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Posts from the ‘David the Agency’ category

Velveeta is among the many brands that this week are pushing a Royal Wedding-themed product–and it’s made a funny royalty-themed ad to go with it.

The Kraft Heinz brand has renamed its Shells & Cheese product as “Crowns & Cheese” for the big day on May 19. The crown-shaped pasta is packaged alongside the original Shells & Cheese and a gold-plated spoon in a gold foil box, and Velveeta will be offering the boxes to the first people to enter on www.RoyallyTreatYourself.com, while supplies last.

To promote Crowns & Cheese, agency David Miami has fun with the idea of eating like a princess in an online spot. In the video, a Meghan Markle/Kate Middleton brunette lookalike (well, kinda) is given lessons on “how to act like a royal princess.” This apparently involves sitting demurely, wearing long skirts and stupid hats, no selfies, drinking very little and eating even less. “F*** this,” says our heroine eventually, before going on to tuck into a bowl of Crowns & Cheese. The tagline is “Who wants to be a princess, when you can eat like a queen?”

Jeff & Pete of Fish Face directed the spot.

from Creativity-Online: http://creativity-online.com/work/velveeta-crowns–cheese/54541

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On the heels of its brilliant anti-bullying spot last year, Burger King has found another cause it can get behind, and promote with a clever in-store stunt—net neutrality.

In December, you’ll recall, the FCC repealed net neutrality rules that regulated businesses that provide internet access to consumers—opening the door for broadband providers to potentially charge more for better internet speed or higher-quality service.

Net neutrality is a complicated topic to explain, though. Which is where Burger King came in with a meaty metaphor. It set up a social experiment at a BK location—with a hidden-camera setup not unlike that of the anti-bullying spot—and taught Whopper buyers a memorable lesson.

Below, see how real customers reacted to being charged more for the same quick-serve Whopper—or, for the regular price, having to wait longer for a Whopper as BK employees intentionally, and seemingly pointlessly, slow down their service.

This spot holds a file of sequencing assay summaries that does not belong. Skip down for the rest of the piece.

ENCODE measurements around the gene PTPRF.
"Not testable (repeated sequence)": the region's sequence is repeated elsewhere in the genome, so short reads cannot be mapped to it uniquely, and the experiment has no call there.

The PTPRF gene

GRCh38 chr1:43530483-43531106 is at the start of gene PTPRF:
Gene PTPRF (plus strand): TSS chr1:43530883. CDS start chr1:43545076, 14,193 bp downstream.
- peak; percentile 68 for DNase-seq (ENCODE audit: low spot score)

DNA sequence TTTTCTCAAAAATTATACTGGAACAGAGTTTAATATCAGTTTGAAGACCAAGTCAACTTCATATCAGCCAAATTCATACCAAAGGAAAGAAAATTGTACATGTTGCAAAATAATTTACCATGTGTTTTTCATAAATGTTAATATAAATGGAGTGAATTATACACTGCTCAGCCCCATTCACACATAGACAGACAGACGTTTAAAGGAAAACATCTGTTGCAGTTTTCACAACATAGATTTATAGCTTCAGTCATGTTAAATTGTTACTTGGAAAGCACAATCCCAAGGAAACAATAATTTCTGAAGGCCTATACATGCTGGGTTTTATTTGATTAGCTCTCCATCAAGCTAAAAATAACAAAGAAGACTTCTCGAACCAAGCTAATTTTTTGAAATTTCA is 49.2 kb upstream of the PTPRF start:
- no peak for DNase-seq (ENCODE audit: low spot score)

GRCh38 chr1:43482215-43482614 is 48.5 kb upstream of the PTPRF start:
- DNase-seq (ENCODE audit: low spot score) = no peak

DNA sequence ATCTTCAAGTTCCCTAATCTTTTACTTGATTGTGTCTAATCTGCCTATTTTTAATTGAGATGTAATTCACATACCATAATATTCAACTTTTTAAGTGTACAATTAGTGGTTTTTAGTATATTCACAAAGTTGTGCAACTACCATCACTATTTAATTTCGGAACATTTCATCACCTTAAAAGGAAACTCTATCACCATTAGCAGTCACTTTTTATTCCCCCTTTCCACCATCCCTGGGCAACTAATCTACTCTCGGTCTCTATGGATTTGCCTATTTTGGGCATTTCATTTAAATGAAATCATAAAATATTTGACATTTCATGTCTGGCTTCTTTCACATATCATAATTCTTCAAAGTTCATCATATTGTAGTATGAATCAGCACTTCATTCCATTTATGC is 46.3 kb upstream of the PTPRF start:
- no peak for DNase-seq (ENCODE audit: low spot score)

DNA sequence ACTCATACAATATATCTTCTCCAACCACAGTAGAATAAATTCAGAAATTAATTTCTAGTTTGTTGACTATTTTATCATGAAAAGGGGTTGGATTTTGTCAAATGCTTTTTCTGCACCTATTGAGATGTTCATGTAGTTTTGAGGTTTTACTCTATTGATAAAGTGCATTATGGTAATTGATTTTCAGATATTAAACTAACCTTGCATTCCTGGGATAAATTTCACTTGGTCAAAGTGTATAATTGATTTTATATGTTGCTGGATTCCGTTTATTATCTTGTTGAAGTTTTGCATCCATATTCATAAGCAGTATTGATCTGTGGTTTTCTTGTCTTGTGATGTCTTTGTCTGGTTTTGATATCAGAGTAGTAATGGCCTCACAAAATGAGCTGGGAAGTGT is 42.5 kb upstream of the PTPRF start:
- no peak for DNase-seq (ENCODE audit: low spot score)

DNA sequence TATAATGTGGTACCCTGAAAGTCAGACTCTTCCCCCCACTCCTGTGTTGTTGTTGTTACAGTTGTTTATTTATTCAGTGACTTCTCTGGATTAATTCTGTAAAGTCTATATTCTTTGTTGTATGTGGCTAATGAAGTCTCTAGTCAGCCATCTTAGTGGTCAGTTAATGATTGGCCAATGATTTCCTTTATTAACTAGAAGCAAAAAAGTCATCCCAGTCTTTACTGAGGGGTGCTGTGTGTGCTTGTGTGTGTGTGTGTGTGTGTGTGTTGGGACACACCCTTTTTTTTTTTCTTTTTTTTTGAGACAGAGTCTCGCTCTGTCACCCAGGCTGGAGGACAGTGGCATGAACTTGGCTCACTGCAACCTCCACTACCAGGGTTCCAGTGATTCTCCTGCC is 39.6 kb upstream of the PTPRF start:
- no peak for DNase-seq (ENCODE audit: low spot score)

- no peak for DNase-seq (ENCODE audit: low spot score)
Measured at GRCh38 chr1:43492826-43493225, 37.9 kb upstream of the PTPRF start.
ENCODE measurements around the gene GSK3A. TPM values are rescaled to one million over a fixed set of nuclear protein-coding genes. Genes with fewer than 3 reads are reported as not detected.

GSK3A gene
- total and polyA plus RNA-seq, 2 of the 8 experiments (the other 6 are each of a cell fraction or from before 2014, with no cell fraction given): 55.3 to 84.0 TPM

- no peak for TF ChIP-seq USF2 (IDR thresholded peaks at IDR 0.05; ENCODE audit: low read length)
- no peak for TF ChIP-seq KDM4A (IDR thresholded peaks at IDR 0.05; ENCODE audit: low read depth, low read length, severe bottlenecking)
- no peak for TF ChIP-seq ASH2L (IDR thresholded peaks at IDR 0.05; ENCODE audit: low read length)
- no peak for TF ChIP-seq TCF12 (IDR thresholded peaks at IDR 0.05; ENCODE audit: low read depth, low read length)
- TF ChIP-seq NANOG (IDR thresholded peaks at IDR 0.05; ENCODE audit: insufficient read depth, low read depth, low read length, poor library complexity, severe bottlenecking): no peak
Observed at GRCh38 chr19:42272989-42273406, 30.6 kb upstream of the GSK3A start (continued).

David Miami, the agency behind so many clever BK campaigns in recent years, made the new spot. It’s very different than the “Bullying Jr.” PSA, but in some ways works similarly.

In place of the more emotional and poignant ending of that earlier spot, here we get a more plainly hostile vibe from the patrons—which fits the issue at hand better. If you were served a mashed-up burger, you’d be mostly confused; if you’re openly denied good service, you’d probably get annoyed pretty quickly.

There’s plenty of cursing in between the baffled looks; a few patrons even make a move to snatch their Whopper away from the BK employees. There’s a dose of “Whopper Freakout” in here, and you get the sense that the stunt could easily have turned violent—thankfully, it didn’t.

The pricing board that they showed customers is great, too—with MBPS, referring to megabytes per second in webspeak, changed to mean “making burgers per second.”

from AdWeek: http://www.adweek.com/creativity/burger-king-deviously-explains-net-neutrality-by-making-people-wait-longer-for-whoppers/

Burger King’s latest marketing stunt involves some public shaming from customers about themselves, all in the name of free food.

The flame-grilled burger chain wants people who have been fired to admit it on LinkedIn. It’s not offering them jobs, though some stand to get a bit of help finding them. The “Whopper Severance” plan offers a free Whopper to the first 2,500 people who publicly confess on LinkedIn that they were fired.

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With “Whopper Severance,” the first 100 people who participate can get a 30-minute session with online career resource The Muse. Burger King says the first 2,500 people who post “fire”-y messages between Aug. 29 and Sept. 1 will get a Whopper Severance letter and a Burger King gift card.

See more at Creativity-Online: http://creativity-online.com/work/burger-king-whopper-severance/52544

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One of the most delightful ad campaigns of 2017, for Heinz ketchup, wasn’t written by a real person. It came from Mad Men’s most famous creative director (via showrunner and lead writer Matthew Weiner), and lived only fictionally within the AMC show about 1960s advertising—until Anselmo Ramos and his agency, David Miami, came along.

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Burger King is being honored as Creative Marketer of the Year here in Cannes this year. It’s an honor that recognizes the brand’s entire history of stellar advertising, from its glory years at CP+B a decade ago, when it made legendary pieces like “Subservient Chicken” and “Whopper Freakout,” and more recent megahits like “Proud Whopper” and “McWhopper.”

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